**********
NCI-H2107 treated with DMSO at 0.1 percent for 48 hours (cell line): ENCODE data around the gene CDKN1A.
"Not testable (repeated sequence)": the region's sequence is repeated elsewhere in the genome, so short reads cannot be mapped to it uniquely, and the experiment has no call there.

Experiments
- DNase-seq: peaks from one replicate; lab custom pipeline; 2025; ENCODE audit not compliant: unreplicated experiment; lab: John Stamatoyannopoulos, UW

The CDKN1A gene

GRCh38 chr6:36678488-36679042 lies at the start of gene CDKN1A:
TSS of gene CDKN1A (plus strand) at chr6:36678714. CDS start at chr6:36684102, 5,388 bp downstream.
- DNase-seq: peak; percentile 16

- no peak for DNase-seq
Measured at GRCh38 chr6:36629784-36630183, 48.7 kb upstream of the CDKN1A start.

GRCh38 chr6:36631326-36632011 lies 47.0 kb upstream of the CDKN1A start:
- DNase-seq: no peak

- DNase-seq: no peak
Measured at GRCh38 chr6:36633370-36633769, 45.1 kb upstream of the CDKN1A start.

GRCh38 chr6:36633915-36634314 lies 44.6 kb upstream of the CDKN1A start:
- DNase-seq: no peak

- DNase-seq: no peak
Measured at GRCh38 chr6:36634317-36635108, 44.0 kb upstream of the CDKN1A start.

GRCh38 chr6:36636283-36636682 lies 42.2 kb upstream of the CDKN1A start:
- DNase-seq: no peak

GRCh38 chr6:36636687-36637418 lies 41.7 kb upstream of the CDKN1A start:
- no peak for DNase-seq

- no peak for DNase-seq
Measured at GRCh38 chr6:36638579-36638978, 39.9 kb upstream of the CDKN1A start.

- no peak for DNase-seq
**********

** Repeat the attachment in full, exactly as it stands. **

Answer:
NCI-H2107 treated with DMSO at 0.1 percent for 48 hours (cell line): ENCODE data around the gene CDKN1A.
"Not testable (repeated sequence)": the region's sequence is repeated elsewhere in the genome, so short reads cannot be mapped to it uniquely, and the experiment has no call there.

Experiments
- DNase-seq: peaks from one replicate; lab custom pipeline; 2025; ENCODE audit not compliant: unreplicated experiment; lab: John Stamatoyannopoulos, UW

The CDKN1A gene

GRCh38 chr6:36678488-36679042 lies at the start of gene CDKN1A:
TSS of gene CDKN1A (plus strand) at chr6:36678714. CDS start at chr6:36684102, 5,388 bp downstream.
- DNase-seq: peak; percentile 16

- no peak for DNase-seq
Measured at GRCh38 chr6:36629784-36630183, 48.7 kb upstream of the CDKN1A start.

GRCh38 chr6:36631326-36632011 lies 47.0 kb upstream of the CDKN1A start:
- DNase-seq: no peak

- DNase-seq: no peak
Measured at GRCh38 chr6:36633370-36633769, 45.1 kb upstream of the CDKN1A start.

GRCh38 chr6:36633915-36634314 lies 44.6 kb upstream of the CDKN1A start:
- DNase-seq: no peak

- DNase-seq: no peak
Measured at GRCh38 chr6:36634317-36635108, 44.0 kb upstream of the CDKN1A start.

GRCh38 chr6:36636283-36636682 lies 42.2 kb upstream of the CDKN1A start:
- DNase-seq: no peak

GRCh38 chr6:36636687-36637418 lies 41.7 kb upstream of the CDKN1A start:
- no peak for DNase-seq

- no peak for DNase-seq
Measured at GRCh38 chr6:36638579-36638978, 39.9 kb upstream of the CDKN1A start.

- no peak for DNase-seq